How the Rest of the World Buys Cellphones


When it comes to buying a cellphone, various countries around the world employ different price models versus here in Canada. Let’s take a look at how complex buying a phone can be in different countries around the world:

  • Japan: customers looking to buy new smartphones can opt for one or two year plans, which includes the cost of devices built into monthly plans, on top of voice and data.
  • United Kingdom: customers don’t pay much up front, but rather the cost of their new smartphone bundled into monthly plans, over fixed terms.
  • Vodafone in various parts of Europe: customers pay a portion of their smartphone cost up front, while the rest of the device cost is bundled into monthly costs.
  • United States: customers on T-Mobile, for example can get the iPhone 6 for “$0” upfront, but pay off the balance over a two year term, on top of their voice and data plan.
  • China: users on China Mobile prepay for their premium handsets upfront, then pay a monthly fee during a 24-month term, for those signing contracts.

Do you see a pattern here? The bottom line is buying a new smartphone, regardless of where you are in the world can be complex. Carriers tend to ‘hide’ the actual cost of devices by having customers pay into costly monthly plans over fixed terms. Not only that—customers continue to pay the same monthly fees after device balances are actually paid off!

Here in Canada, depending on which carrier you sign up with, it can also be complicated finding a new phone and plan. But if you want transparency in what it actually costs for your new smartphone, look no further than Koodo Mobile and their Tab program, which reveal the exact amounts of your subsidies.

With the Koodo Tab, things are very simple. For example, let’s say you want a smartphone that costs $360 on a $33 plan. With the Tab, you decide how much you want to put into it.

Say you’re ready to take full advantage of the Tab at up to $360 (Tab Plus offers up to $500) towards a new phone. You’d pay $0 in-store, then the Tab balance would be divided over a period of 24 months, to calculate your monthly Tab charge.

Using our example above, the $33 plan would come with a $15 per month Tab charge, for a total monthly bill of $48. Once you’ve paid off your Tab and the balance reaches zero (after 24 months), your monthly bill drops, and would be at $33 per month. You do not keep paying off your device balance, unlike some other carriers in town!

But what if you’re ready to upgrade to a new device and you have a Tab balance remaining? You can upgrade as you wish, however any remaining Tab balance must be paid off first, then you can start a new Tab on a different phone. Want to learn more? Check out the video below:

Fairness and transparency should be the status quo when it comes to your mobile phone bill and Koodo has been on a mission to champion the values of honesty and simplicity in Canada.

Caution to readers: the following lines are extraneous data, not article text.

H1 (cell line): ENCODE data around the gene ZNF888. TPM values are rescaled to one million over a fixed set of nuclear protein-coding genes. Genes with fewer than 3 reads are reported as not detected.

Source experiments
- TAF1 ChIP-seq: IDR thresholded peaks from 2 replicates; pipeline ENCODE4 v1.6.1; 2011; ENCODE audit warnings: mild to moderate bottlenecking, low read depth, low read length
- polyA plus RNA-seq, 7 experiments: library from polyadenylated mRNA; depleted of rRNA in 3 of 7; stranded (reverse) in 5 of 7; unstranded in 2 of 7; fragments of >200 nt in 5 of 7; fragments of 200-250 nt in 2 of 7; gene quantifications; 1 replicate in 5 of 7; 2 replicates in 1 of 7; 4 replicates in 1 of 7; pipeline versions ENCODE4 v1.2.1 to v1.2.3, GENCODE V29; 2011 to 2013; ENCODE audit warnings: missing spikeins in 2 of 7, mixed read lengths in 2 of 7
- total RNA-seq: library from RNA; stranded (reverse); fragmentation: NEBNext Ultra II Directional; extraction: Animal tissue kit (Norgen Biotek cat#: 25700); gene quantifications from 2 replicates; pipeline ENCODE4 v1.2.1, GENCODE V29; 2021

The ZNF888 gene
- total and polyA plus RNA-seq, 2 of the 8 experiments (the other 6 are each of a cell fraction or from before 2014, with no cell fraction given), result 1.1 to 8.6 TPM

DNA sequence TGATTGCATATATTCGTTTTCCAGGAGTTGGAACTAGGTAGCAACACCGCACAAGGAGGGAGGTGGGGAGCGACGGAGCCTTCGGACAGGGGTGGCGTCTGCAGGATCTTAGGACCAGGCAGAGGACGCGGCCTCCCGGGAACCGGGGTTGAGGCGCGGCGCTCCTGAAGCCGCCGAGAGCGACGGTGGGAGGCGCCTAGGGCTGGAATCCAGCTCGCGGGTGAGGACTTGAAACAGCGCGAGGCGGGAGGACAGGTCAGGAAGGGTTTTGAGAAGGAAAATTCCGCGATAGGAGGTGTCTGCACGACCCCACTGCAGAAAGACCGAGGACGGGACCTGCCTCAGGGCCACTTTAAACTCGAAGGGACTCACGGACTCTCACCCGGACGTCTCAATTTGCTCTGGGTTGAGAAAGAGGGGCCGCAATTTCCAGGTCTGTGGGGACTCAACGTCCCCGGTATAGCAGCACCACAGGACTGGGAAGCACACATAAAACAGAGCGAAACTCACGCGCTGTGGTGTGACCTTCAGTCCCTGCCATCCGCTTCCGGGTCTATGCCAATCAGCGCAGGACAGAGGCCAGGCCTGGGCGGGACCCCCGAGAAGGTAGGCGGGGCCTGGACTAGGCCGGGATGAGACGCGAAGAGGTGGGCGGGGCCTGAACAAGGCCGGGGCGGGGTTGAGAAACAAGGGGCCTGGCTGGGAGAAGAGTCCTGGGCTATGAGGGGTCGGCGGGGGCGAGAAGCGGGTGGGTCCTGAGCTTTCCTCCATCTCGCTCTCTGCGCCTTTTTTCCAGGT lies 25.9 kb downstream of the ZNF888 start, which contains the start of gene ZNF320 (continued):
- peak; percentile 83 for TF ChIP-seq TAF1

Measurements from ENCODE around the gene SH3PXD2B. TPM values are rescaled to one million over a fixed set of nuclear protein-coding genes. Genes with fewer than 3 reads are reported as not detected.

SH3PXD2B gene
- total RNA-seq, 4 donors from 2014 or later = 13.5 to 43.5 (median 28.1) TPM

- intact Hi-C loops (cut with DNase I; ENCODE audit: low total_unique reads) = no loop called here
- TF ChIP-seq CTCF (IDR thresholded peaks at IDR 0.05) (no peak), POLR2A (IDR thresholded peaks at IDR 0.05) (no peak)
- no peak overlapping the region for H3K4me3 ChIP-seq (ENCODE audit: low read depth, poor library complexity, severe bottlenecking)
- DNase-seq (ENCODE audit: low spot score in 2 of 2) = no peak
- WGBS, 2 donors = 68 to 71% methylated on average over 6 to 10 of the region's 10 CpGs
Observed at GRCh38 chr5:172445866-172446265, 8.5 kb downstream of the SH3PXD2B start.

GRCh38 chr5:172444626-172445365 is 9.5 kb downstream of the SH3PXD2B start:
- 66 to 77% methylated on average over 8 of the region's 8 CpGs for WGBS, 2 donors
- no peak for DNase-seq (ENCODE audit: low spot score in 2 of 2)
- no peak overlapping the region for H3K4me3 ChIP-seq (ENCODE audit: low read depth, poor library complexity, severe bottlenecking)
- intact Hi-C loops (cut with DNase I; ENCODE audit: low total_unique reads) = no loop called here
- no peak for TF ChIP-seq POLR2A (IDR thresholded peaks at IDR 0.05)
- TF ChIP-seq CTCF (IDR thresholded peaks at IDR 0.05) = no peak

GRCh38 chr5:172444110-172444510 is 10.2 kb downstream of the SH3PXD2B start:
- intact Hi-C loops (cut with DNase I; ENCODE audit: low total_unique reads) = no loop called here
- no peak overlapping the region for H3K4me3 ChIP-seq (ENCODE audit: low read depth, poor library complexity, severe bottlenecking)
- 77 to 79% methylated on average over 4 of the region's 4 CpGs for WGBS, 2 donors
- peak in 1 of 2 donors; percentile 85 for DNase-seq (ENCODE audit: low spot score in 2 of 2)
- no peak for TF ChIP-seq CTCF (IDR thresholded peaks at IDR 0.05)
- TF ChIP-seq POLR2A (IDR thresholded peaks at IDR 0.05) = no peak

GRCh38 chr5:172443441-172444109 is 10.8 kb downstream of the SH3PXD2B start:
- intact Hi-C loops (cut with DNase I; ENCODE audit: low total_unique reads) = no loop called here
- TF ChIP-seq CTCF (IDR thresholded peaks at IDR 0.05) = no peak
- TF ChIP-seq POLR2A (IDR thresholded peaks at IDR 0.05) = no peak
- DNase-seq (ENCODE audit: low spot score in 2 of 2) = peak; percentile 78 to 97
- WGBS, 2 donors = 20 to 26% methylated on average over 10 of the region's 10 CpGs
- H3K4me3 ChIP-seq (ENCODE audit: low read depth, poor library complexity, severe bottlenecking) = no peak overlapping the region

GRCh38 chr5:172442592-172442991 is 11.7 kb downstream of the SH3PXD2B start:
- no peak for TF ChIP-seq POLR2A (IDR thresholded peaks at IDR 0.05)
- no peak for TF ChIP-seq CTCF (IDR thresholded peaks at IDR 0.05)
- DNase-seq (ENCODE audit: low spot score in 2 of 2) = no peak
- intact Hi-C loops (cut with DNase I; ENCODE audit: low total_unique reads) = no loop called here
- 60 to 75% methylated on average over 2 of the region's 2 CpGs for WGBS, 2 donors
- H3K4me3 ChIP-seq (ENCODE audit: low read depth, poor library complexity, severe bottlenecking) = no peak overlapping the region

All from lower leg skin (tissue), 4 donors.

• Aleks Oniszczak

    This “story” smells like an ad. Also, if Koodo believes in “fairness and transparency”, why doesn’t it ever mention that it charges MORE than similar services in other countries and why it calls that “fair” and “honest”. If this so-called article is about comparing Koodo’s service to that of services in other countries – it’s pretty odd not to mention that it charges significantly more. What a joke to call plans in other countries “complicated” when the truth is that those other plans are actually pretty simple to understand and, more importantly, fairly priced.

  • Hi Aleks, yes, this is a sponsored story. At the top of the story it says ‘Presented by Koodo’.

  • Corrode

    It’s also ironic how complicated it immediately gets when they try to explain the “Tab” system. (Mostly, I think it’s just worded poorly.)

  • pegger1

    I don’t see that anywhere on this page.

  • Babbitt

    I don’t see it on the page either.

  • Jorden

    I only see it when I turn off Ad Block… Ironic…

  • Even with Ad Block enabled, we still <3 you!

  • RL

    1 Country 1 Plan! That is FAIR. Not based on where you live!

    Why is it other Provinces Pay more for the same service?

    Different Internet? Different Cellular network?

  • Ashley Mann

    I never get upset at this kind of advertising. I love it. Why? It immediately tells me more about a company then any ad the company could ever run.


    Well, in rhis case, this kind of advertising tells me Koodo is deceptive, uses covert advertising tactics to sell to me and for me its dishonest to diguise a legitmate story as an ad.

    So, now I know how i will be treated as a customer of Koodo: deception and dishonesty. Now i know who to stay away from.


  • Sidney

    I will only consider becoming a Kodoo/Telus customer when they stop charging for received texts while outside Canada.

  • Jorden

    I don’t use it as much on personal machines, but the ones at work are old and slow. Adblock makes all the difference, so I’ll admit I do see ads when I visit outside of working hours as I check the blog multiple times per day :).

  • RL

    They stopped Charging long time ago!